Building a Picture of U.S. Geosciences Human Resources

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At the end of 2007, AGI began the geosciences workforce data snapshots “Geoscience Currents.”  This publication series provides the community and the public focused views of a specific aspect of the geosciences profession – from human dynamics to economic variables.  These snapshots are done in response to rapidly rising questions which AGI has become aware or of new analyses available by AGI’s effort to develop a comprehensive analytical compendium of the geoscience profession.  The first edition of this compendium will be available in early 2009.

Some clear emerging trends have been noted during the current study, some of which run counter to “popular opinion,” such as federal investment in geosciences, employment demographics, and the dynamics of geosciences programs. An overview of the major trends and issues will be presented, including the clear disconnects between the activities on the supply side (universities) and the demand side (employers) within the United States.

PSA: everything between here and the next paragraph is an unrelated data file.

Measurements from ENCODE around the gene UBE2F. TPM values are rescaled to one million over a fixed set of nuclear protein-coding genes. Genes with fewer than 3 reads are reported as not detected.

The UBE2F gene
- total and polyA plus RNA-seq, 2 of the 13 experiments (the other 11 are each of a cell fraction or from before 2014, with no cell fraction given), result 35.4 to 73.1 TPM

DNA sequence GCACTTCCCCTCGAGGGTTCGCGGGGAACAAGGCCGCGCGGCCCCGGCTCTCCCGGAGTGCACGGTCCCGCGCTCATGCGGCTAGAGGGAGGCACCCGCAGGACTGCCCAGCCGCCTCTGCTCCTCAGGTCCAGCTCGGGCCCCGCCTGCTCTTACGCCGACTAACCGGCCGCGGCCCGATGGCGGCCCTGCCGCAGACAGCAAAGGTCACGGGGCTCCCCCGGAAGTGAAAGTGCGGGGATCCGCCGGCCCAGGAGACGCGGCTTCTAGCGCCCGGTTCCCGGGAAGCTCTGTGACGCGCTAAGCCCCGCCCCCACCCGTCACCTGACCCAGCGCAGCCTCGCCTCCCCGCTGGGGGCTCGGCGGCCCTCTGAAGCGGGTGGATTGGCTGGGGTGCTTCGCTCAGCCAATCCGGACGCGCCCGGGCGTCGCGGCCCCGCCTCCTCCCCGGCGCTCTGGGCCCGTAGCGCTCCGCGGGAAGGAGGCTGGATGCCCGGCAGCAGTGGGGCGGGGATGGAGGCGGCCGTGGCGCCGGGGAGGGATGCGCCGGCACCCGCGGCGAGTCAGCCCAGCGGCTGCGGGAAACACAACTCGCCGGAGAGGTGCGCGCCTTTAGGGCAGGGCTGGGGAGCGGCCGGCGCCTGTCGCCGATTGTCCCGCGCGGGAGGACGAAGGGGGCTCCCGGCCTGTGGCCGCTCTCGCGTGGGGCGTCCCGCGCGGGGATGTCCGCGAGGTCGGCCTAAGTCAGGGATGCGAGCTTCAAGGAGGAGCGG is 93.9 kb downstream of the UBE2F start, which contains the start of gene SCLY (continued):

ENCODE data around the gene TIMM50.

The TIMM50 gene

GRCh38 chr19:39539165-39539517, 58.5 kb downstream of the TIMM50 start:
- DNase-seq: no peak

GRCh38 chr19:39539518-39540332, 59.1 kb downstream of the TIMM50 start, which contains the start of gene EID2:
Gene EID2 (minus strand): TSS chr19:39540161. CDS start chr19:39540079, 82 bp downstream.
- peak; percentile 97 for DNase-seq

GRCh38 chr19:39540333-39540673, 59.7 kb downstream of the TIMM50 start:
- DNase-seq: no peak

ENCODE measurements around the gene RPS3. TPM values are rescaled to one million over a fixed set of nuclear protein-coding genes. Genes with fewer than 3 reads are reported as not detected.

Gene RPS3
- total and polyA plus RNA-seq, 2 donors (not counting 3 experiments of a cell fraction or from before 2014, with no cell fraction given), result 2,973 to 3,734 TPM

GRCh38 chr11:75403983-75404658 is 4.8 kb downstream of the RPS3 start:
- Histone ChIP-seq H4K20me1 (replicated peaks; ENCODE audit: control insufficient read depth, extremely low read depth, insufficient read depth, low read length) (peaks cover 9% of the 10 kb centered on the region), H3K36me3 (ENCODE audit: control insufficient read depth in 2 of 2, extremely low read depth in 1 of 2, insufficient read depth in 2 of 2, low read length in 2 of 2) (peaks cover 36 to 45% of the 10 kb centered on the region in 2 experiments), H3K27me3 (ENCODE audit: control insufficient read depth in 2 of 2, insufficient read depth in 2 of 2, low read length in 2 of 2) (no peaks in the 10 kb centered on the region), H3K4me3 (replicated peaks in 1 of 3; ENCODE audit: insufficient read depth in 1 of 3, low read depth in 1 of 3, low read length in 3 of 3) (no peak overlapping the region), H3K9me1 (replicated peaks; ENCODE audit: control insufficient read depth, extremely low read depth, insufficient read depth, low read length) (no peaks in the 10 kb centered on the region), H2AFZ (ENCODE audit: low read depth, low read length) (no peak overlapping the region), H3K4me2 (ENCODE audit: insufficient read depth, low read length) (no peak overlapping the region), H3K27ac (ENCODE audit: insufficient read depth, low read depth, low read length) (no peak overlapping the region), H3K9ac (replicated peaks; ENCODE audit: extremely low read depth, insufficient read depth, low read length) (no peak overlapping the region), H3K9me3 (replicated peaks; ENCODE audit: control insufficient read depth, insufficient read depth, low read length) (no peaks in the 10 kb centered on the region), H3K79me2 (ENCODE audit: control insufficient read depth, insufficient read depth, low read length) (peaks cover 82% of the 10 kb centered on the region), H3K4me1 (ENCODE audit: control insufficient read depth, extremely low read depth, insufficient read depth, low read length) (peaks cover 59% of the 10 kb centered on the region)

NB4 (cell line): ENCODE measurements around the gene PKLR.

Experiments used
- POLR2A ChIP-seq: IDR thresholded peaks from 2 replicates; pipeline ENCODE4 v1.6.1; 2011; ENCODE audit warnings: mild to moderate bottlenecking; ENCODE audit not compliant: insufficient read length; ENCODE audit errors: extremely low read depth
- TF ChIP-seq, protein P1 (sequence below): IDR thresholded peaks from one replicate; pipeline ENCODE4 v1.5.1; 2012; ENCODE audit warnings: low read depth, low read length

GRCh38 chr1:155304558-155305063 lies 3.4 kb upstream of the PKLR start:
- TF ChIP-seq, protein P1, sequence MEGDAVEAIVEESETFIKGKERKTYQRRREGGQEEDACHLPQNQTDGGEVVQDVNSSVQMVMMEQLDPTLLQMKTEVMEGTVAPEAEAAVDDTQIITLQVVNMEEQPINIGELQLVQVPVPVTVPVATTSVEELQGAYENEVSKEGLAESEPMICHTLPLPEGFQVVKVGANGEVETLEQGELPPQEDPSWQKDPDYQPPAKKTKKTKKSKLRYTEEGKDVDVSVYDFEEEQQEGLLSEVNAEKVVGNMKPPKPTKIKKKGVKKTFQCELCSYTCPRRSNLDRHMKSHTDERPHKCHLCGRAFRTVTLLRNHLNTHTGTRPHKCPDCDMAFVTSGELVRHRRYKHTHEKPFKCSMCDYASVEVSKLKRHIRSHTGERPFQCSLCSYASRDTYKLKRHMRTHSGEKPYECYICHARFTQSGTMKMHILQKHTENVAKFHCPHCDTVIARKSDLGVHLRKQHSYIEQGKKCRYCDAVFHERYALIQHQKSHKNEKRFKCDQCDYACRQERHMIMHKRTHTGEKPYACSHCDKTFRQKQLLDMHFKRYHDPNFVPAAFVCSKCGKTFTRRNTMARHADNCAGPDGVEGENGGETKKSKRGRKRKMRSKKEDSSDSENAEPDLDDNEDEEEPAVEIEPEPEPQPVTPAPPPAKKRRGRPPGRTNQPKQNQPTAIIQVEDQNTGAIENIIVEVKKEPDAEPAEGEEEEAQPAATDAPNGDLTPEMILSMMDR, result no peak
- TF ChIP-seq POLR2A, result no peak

For example, though many geosciences departments have closed in the last 10 years, more have actually entered our field – a few brand new geology programs, but also the evolution of outside programs like biology and geography entering our field, employing faculty, and producing students that enter the profession.   Likewise, many traditional bastions of both education and employment in the geosciences are seeing increased multidisciplinary involvement and “fade” from the center of the profession.

  • Christopher Keane*
  • Association of Earth Science Editors Meeting 2008